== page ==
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Lee Kuan Yew Dead, India Salutes Singapore’s Founder

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Lee Kuan Yew Dead, India Salutes Singapore's FounderLee Kuan Yew, the founder of modern Singapore who enjoyed a love-hate relationship with India, died here on March 23, 2015 after a long battle with pneumonia. Indian leaders paid glowing tributes to Lee.

Lee, 91, who presided over a dramatic transformation of the once swampy Singapore after it became independent in 1965, passed away “peacefully” at the Singapore General Hospital, the government said.

The former prime minister had been in hospital for severe pneumonia since February 5. His condition worsened due to an infection on March 17.

Singapore declared a seven-day national mourning. The Strait Times newspaper said his body would be kept at Parliament House from Wednesday to Saturday for people to pay homage. A state funeral would be held on March 29.

President Pranab Mukherjee and Prime Minister Narendra Modi led India in mourning Lee, who from being a sharp critic of India became one of its strongest admirers towards later years.

Expressing “heartfelt condolences” on Lee’s death, Mukherjee said: “Asia will mourn the loss of a towering leader.”

Modi described him as a “far-sighted statesman” and a “lion among leaders” and said that Lee’s life “teaches valuable lessons to everyone”.

“In this hour of bereavement, our prayers are with Lee Kuan Yew’s family and the people of Singapore. May his soul rest in peace.”

Ethnic Indians constitute 9.1 percent or around 350,000 of Singapore’s resident population of 3.9 million. In addition, among the 1.5 million foreigners are some 350,000 Indian passport holders, mostly in financial services, software, construction and marine sectors. This includes several thousand students too. The country is also home to about 150,000 migrant Indian workers.

Calling him a builder of the modern and multi-ehtnic Singapore, Congress president Sonia Gandhi said: “He belonged to the league of Asian statesmen who successfully carried forward the task of nation building.”

DMK president M. Karunanidhi lauded Lee for giving Tamil an official status in Singapore. PMK founder P. Ramadoss quoted Lee as saying that the only solution to Sri Lanka’s crisis was an independent Tamil state.

In a rare gesture, the Andhra Pradesh assembly condoled the death by observing two minutes silence. Chief Minister N. Chandrababu Naidu saluted Lee for building Singapore into a modern and prosperous nation.

Naidu said Singapore had come forward to prepare the master plan for a new capital for Andhra Pradesh “without asking for a single rupee”.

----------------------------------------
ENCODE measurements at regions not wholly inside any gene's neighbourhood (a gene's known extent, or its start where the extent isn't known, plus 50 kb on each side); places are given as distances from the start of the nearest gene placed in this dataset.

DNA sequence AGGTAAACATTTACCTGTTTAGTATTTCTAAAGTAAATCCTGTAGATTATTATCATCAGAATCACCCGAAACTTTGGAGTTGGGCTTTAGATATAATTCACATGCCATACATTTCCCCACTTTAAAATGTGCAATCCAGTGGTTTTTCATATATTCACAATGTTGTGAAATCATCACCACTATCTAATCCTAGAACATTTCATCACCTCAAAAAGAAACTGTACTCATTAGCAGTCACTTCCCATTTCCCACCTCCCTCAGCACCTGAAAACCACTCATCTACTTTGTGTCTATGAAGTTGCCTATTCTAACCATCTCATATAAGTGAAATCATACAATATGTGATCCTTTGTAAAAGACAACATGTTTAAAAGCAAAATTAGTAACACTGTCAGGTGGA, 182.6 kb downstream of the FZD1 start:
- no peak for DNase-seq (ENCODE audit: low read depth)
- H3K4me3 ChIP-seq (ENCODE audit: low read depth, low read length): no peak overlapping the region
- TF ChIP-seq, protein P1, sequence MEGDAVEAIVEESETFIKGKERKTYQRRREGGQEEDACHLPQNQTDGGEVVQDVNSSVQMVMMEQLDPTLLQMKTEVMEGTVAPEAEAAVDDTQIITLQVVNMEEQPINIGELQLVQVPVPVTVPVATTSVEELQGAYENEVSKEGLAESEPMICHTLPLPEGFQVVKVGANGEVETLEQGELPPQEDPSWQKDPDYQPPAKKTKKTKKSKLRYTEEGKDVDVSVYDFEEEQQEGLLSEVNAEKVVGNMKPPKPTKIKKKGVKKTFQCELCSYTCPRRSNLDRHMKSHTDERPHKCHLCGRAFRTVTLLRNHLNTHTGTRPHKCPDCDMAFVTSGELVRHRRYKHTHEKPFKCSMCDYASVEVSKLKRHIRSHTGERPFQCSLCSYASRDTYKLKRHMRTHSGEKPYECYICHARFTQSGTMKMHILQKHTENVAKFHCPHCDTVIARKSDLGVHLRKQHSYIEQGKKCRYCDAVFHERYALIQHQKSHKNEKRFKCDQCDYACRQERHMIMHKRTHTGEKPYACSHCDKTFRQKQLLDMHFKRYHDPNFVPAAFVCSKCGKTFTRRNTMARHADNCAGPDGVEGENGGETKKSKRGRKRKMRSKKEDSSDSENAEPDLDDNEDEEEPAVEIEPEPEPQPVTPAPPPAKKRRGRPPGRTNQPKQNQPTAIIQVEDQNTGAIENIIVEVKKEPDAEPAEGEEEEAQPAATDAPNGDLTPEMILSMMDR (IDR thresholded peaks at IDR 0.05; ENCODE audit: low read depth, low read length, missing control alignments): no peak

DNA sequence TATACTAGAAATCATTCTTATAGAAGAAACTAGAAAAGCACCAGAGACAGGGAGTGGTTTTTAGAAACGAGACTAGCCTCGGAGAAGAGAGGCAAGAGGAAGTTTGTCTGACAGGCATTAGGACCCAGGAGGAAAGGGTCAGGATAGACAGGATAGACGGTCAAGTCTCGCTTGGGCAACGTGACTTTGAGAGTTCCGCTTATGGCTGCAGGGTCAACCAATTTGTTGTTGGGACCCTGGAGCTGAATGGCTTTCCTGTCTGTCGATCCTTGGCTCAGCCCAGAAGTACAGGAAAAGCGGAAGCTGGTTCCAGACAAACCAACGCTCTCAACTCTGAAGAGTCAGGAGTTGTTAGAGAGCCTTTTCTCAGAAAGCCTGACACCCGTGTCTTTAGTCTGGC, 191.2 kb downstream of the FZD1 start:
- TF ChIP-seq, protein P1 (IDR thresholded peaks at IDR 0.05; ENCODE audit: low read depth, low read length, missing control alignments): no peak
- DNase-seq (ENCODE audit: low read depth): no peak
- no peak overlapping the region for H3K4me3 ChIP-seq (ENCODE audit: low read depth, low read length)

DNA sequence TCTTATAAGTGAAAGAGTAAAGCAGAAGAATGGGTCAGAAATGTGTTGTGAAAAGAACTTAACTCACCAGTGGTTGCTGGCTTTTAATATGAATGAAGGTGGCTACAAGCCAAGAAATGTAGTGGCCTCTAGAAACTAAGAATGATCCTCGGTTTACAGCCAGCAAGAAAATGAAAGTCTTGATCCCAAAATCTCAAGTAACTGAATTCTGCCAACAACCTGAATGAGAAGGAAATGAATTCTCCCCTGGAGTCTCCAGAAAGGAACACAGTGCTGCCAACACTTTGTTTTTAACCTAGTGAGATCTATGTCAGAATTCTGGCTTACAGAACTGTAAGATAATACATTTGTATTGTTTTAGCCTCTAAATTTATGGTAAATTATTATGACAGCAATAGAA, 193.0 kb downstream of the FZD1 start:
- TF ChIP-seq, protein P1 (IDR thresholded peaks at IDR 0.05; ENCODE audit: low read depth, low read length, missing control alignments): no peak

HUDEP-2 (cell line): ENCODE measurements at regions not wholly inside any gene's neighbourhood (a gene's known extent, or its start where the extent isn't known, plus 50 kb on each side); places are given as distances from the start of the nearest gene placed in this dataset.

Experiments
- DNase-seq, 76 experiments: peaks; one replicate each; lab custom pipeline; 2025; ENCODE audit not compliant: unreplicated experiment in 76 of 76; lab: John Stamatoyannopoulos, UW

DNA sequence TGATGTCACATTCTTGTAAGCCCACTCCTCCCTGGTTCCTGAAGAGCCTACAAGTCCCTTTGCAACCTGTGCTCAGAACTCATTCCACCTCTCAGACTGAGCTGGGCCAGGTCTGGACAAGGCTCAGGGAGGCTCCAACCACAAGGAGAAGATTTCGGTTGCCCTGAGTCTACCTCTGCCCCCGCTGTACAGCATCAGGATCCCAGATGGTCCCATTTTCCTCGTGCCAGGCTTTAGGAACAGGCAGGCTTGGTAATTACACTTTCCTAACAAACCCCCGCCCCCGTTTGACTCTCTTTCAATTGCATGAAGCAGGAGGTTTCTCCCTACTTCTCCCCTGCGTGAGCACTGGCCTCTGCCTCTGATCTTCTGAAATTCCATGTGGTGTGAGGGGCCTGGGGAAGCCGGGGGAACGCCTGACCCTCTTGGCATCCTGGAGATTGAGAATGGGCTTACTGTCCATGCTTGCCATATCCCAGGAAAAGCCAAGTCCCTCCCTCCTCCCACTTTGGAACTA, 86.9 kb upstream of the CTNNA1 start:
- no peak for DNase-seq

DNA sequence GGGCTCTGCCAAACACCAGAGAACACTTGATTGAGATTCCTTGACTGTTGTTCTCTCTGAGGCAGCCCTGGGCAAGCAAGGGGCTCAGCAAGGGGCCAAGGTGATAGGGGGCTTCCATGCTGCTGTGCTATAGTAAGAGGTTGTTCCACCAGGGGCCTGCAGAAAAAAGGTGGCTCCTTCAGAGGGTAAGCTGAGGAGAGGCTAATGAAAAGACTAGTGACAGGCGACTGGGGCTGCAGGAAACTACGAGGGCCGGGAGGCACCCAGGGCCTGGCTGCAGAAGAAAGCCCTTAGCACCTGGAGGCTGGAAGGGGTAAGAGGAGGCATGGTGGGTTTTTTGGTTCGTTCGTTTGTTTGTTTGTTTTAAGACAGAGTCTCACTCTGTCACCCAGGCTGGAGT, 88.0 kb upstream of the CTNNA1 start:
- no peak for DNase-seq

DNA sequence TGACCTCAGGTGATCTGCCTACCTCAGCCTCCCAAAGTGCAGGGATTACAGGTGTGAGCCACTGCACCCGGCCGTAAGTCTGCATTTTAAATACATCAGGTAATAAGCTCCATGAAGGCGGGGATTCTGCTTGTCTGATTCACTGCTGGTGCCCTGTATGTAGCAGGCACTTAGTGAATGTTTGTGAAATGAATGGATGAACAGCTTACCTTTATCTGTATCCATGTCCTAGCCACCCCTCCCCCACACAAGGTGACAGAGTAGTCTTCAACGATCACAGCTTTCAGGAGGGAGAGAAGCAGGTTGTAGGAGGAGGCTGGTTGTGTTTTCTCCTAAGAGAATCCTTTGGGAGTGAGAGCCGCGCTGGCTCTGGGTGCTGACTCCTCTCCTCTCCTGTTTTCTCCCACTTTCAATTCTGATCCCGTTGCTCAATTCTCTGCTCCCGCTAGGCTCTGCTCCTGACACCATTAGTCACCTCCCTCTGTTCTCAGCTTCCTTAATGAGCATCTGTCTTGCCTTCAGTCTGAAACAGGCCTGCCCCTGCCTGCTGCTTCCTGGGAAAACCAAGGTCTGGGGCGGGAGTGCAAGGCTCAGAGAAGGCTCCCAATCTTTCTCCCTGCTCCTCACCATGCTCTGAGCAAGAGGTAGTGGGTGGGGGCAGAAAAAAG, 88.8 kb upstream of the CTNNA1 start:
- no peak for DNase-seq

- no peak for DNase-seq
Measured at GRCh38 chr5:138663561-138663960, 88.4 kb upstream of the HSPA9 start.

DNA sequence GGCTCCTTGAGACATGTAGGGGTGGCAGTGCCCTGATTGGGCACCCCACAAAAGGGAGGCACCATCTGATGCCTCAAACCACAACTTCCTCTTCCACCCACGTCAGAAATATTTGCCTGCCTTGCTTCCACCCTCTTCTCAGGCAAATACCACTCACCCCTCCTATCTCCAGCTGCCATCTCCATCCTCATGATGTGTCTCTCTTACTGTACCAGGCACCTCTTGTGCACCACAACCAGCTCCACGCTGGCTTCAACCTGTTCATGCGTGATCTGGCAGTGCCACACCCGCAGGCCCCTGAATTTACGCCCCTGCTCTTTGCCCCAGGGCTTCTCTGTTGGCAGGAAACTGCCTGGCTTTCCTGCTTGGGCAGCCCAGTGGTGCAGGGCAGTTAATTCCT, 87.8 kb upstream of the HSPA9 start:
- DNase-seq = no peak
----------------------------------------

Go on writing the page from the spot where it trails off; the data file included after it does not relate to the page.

Lee, who would have turned 92 in September this year, was last seen in public at his People’s Action Party’s 60th anniversary celebrations in November last year.

Born in a middle class family in September 1923, Lee had a tumultuous but chequered political career which made him one of the best known figures in Asia.

Lee and his associates pushed for self-government in the 1950s during British colonial rule.

When Singapore became independent in August 1965 after it separated from Malaysia, Lee is said to have wept considering the enormity of the challenges ahead.

Lee didn’t hesitate to use the stick as he went about battling Communists and other critics and building a modern Singapore the way he wanted.

“More than 100 years ago, this was a mud-flat swamp,” he once said. “Today this is a modern city.”

Amid one crisis after another, he rebuilt the island nation’s struggling economy, brought racial tensions under control, rehoused the squatters and kept telling Singaporeans: “Never fear.”

He promoted public housing, made English a compulsory language, turned Singapore green (he loved to plant trees), encouraged Singaporeans to have more babies, and told them to be more open vis-a-vis immigrants.

Lee was designated the prime minister in 1959 and held the post until 1990 when he handed charge to his son Lee Hsien Loong, who at 63 remains at the helm.

From 1990, Lee was called Senior Minister or Mentor, a post that helped him to keep a watch on everything which went on in the country, whose three main communities are the Chinese, the Malays and the Tamils.

Lee admitted that he liked to have his way.

“I am very determined,” he said. “The whole ground can be against me but if I know it is right, I will do it. That is the business of a leader.”

Critics called him a dictator, a man who built a Leninist state in the name of democracy, and one who did not hesitate to bankrupt his opponents.

Lee was critical of India’s first prime minister Jawaharlal Nehru for not having a tighter grip over the country. He publicly admired Indira Gandhi for imposing Emergency in 1975. He made similar comments that made him look anti-India.

But he began to change his views once India unleashed economic reforms in 1991.

In 2005, in a speech in New Delhi, Lee said: “India must make up for much time lost… The time has come for India’s next tryst with destiny.”

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